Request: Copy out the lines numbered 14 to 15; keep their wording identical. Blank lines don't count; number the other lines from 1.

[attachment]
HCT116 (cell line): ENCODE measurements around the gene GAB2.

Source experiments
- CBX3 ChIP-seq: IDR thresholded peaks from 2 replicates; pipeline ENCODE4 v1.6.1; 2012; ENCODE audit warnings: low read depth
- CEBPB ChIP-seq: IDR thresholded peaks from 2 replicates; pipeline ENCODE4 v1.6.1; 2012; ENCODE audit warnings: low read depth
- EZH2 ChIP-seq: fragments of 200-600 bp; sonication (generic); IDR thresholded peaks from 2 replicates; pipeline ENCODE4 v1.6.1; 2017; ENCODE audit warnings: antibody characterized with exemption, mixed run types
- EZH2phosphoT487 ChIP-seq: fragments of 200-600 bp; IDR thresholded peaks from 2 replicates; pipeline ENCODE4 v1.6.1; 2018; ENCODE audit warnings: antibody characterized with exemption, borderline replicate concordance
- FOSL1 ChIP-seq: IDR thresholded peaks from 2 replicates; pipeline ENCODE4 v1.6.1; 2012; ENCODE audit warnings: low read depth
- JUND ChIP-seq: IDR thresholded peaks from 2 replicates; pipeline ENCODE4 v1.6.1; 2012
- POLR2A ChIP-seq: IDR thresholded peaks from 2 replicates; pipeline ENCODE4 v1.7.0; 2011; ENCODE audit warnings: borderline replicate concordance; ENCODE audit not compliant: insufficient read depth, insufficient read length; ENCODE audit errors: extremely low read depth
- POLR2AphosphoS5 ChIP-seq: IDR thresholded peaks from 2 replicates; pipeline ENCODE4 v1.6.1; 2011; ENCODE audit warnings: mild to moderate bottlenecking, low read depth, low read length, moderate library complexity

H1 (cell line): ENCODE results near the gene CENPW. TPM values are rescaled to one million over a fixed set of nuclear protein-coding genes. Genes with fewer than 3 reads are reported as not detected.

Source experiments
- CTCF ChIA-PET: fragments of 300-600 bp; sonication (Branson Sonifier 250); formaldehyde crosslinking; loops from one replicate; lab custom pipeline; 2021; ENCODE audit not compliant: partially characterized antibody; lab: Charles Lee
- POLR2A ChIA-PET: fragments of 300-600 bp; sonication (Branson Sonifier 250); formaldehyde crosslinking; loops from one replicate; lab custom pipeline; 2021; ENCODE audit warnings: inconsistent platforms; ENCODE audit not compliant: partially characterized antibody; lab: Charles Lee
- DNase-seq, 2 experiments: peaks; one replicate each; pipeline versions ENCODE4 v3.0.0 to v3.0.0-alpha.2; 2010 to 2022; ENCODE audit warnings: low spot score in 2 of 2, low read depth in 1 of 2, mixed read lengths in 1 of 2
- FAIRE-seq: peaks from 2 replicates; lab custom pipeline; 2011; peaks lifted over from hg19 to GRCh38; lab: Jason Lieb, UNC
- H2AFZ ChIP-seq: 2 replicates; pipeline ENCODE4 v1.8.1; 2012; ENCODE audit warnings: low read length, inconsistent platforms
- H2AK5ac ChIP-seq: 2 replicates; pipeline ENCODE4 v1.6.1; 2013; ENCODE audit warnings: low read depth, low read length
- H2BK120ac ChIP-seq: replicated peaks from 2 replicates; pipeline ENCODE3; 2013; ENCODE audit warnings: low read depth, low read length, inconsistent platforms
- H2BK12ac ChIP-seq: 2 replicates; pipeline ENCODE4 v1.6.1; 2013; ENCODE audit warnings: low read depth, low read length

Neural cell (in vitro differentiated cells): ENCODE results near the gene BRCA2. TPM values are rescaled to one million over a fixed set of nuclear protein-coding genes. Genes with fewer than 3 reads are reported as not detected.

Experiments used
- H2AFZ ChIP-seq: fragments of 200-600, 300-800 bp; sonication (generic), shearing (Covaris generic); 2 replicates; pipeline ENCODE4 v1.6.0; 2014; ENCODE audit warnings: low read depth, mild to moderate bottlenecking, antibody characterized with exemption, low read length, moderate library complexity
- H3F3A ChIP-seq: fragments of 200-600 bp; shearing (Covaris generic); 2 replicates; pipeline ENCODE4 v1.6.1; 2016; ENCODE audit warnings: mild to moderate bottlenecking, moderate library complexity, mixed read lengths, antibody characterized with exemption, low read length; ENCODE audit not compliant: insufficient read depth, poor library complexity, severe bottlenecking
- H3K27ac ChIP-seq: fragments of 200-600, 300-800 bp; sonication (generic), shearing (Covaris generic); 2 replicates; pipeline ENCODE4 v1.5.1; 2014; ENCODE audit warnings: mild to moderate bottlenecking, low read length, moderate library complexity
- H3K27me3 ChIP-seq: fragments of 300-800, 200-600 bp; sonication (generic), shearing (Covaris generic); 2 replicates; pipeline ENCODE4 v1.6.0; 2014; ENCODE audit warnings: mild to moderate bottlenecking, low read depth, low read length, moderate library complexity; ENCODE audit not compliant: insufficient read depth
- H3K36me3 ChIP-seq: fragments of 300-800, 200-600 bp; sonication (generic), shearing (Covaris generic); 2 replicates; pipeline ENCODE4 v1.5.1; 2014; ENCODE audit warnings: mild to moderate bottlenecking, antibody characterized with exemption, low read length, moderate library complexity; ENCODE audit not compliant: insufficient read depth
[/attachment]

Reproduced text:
- POLR2A ChIA-PET: fragments of 300-600 bp; sonication (Branson Sonifier 250); formaldehyde crosslinking; loops from one replicate; lab custom pipeline; 2021; ENCODE audit warnings: inconsistent platforms; ENCODE audit not compliant: partially characterized antibody; lab: Charles Lee
- DNase-seq, 2 experiments: peaks; one replicate each; pipeline versions ENCODE4 v3.0.0 to v3.0.0-alpha.2; 2010 to 2022; ENCODE audit warnings: low spot score in 2 of 2, low read depth in 1 of 2, mixed read lengths in 1 of 2